Using the water tracking approach, we identified and described three cavities that were directly connected with the active site and contributed to enzyme selectivity and activity. Two of them were previously reported [17
] as narrow volumes that lie on the ‘inside’ of the active site cavity and in chain B of the crystal structure; they were partly filled by the two aliphatic tails of valpromide. The authors pointed out that one branch (in our study cavity I) consisted of mixed hydrophobic and polar components and eventually led out to the solvent, while the other (cavity III) was lined almost exclusively with phenylalanine side chains and was completely enclosed. In our research, we could detect both cavities in all simulations. Cavity I had the ability to expand significantly and thus protein dynamic allows to host even larger substrates than valpromide (Supplementary Figure S5a,b
). In contrast to cavity I, cavity III had rather a constant size probably due to large number of π-π interactions between aromatic residues; however in one simulation, significant enlargement was observed with the cavity reaching surface residues. The AQUA-DUCT results suggested that both cavities can be permeable for water molecules; however, the events occurred over different time scales. Cavity I, which was filled by both polar and aromatic residues, provided fast transfer of water molecules, whereas ‘aromatic’ cavity III trapped water molecules prior to exit or after entry. Interestingly, passages via both cavities were reported during the entire simulation only on a few occasions. According to evolutionary analysis, both cavities (I and III) are made up of non-conserved amino acids, and thus provide an opportunity for their modification, which could run in two directions: (i) widening of a potential tunnel and thus opening an alternative pathway that could modify solvent access and thus influence substrate specificity or selectivity; or (ii) reshaping of cavities able to host larger substrates. The first strategy was successfully reported for haloalkane dehalogenase from Sphingomonas paucimobilis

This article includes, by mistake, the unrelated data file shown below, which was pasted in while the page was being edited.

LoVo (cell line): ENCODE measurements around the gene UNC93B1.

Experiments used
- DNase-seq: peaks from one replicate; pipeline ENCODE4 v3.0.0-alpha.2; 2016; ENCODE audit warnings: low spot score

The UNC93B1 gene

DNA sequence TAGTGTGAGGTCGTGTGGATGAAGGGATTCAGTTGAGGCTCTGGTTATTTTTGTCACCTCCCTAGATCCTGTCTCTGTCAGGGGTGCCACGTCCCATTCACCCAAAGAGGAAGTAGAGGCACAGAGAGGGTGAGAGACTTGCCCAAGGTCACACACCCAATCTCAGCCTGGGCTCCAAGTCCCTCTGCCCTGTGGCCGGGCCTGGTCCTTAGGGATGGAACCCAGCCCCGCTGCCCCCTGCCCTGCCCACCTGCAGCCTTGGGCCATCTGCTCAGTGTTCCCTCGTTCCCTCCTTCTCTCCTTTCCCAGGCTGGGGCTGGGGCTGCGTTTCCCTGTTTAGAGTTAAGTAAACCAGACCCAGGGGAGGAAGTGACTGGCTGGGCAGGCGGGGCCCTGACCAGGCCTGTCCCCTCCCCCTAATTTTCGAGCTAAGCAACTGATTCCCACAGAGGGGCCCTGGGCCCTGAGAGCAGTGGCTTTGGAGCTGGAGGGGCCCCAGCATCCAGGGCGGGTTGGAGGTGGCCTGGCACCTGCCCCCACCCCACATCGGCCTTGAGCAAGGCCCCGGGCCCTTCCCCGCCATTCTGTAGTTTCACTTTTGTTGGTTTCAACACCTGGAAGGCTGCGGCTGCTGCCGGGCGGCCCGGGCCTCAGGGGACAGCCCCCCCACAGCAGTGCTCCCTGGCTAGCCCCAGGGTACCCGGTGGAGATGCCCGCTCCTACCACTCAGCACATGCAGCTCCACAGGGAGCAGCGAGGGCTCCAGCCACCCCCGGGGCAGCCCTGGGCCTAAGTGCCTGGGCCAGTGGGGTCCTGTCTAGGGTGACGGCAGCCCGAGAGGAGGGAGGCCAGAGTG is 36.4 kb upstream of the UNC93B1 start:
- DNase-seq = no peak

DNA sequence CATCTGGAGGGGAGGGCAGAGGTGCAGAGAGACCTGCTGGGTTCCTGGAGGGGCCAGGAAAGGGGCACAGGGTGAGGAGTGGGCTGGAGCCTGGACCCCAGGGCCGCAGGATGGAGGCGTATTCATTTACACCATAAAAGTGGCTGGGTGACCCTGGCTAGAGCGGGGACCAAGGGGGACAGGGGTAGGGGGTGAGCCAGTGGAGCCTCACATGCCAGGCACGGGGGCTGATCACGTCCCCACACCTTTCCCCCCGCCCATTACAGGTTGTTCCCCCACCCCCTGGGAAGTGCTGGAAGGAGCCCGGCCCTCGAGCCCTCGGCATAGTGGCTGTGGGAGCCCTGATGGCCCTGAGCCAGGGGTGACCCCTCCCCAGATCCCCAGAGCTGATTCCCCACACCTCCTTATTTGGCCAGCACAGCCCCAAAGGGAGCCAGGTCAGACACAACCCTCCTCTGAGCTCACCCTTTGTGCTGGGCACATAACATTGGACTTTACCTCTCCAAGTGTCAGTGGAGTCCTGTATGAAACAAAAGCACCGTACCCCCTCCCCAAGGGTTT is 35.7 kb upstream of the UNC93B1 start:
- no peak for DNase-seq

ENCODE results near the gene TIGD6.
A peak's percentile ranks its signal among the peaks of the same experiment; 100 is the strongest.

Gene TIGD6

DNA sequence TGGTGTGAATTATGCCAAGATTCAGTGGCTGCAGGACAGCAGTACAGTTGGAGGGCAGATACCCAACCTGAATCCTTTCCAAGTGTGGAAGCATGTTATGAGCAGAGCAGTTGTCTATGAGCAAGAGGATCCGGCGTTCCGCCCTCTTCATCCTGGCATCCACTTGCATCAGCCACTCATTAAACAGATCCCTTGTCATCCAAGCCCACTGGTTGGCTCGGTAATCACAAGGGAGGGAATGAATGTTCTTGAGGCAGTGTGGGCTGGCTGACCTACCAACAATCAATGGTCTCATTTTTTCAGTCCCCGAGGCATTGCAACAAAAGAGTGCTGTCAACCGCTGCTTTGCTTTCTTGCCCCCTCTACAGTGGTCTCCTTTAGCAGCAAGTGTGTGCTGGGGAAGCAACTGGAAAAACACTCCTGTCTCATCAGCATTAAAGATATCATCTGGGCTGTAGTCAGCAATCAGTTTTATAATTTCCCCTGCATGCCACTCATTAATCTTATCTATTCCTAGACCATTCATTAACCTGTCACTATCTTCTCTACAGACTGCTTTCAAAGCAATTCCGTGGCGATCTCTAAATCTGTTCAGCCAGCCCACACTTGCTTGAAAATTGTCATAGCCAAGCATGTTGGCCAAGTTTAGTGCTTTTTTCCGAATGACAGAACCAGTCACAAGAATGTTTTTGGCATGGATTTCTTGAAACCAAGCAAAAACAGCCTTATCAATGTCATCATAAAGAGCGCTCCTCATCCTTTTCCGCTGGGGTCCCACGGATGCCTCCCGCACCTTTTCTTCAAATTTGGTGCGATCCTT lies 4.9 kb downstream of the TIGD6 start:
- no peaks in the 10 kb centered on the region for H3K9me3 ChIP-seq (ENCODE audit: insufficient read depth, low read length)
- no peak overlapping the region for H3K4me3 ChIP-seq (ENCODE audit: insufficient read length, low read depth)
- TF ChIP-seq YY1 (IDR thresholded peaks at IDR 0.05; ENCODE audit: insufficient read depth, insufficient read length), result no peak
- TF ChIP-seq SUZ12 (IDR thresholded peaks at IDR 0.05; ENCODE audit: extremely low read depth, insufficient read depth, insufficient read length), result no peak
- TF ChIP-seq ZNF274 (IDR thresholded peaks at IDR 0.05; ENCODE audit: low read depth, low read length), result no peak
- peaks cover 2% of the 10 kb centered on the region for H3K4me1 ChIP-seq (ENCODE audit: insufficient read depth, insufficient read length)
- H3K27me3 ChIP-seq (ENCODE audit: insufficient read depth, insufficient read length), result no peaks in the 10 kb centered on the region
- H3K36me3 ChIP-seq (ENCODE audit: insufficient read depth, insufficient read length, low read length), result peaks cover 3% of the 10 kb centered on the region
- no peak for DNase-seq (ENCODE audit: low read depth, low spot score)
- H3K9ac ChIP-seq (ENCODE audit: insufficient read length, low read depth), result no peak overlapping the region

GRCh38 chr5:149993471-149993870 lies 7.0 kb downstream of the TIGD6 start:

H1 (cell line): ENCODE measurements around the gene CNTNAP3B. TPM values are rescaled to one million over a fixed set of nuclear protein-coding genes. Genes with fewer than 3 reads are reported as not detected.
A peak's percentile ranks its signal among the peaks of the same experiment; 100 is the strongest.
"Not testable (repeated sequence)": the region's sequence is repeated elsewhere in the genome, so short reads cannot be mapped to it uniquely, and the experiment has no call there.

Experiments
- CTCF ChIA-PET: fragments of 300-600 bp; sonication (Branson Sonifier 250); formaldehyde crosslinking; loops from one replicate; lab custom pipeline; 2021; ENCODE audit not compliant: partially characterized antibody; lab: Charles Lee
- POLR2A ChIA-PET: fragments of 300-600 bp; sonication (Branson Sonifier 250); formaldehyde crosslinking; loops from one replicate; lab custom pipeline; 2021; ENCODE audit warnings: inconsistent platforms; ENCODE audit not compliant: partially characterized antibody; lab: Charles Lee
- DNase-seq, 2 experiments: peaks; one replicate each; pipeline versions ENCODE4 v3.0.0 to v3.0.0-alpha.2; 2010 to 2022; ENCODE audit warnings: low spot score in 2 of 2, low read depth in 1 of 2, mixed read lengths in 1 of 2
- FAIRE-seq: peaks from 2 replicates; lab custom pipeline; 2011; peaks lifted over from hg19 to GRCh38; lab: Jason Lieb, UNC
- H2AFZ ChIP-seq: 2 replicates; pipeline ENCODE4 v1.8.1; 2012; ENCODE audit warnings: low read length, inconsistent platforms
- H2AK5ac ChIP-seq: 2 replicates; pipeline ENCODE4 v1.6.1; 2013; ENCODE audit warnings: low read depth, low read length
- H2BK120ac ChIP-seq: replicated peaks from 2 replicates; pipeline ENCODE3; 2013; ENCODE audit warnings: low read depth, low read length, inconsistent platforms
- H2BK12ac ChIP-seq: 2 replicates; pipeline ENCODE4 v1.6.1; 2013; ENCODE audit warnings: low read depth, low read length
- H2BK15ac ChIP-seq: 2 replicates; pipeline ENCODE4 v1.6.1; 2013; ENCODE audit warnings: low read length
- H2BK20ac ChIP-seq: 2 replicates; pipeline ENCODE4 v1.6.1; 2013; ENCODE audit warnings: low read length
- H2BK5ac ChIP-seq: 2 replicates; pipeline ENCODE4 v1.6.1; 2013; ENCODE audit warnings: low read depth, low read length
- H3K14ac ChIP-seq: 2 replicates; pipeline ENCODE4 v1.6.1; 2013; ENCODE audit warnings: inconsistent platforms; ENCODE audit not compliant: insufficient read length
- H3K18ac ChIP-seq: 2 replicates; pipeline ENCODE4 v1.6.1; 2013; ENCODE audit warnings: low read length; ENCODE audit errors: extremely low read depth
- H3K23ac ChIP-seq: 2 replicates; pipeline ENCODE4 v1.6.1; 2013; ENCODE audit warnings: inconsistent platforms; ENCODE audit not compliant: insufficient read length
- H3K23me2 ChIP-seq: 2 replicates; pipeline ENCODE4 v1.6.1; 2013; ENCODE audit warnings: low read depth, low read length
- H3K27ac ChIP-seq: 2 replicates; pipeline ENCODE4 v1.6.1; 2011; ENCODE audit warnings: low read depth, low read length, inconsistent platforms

UT26 (LinB) [49
], where a de novo
tunnel was designed, and for D-amino acids oxidase, where modification of selectivity was achieved by water access modification [53
]. The second strategy was previously applied to StEH1 [22
] and other epoxide hydrolases, for example Bacillus megaterium
epoxide hydrolase [57
], where the cavity at the back was opened to accommodate larger substrates.
Interesting suggestions can arise from the merged analysis of structural and evolutionary data. The low entropy of the residues composing cavity II suggest its importance in catalysis, whereas the more variable residues creating the walls of cavities I and III suggest the possibility of their reshaping towards changed substrate specificity with potentially tolerable effect on enzyme stability. Indeed, among the residues mutated by Carlsson et al. [22
], there are two, F189 and L266, that make up the walls of cavity I. The F189L and L226G mutations increased the volume of the active-site pocket without rearrangement of the position of other residues. In the case of F189L substitution, the possibility of the binding of aromatic substrates in ‘sandwiched’ mode was lost [26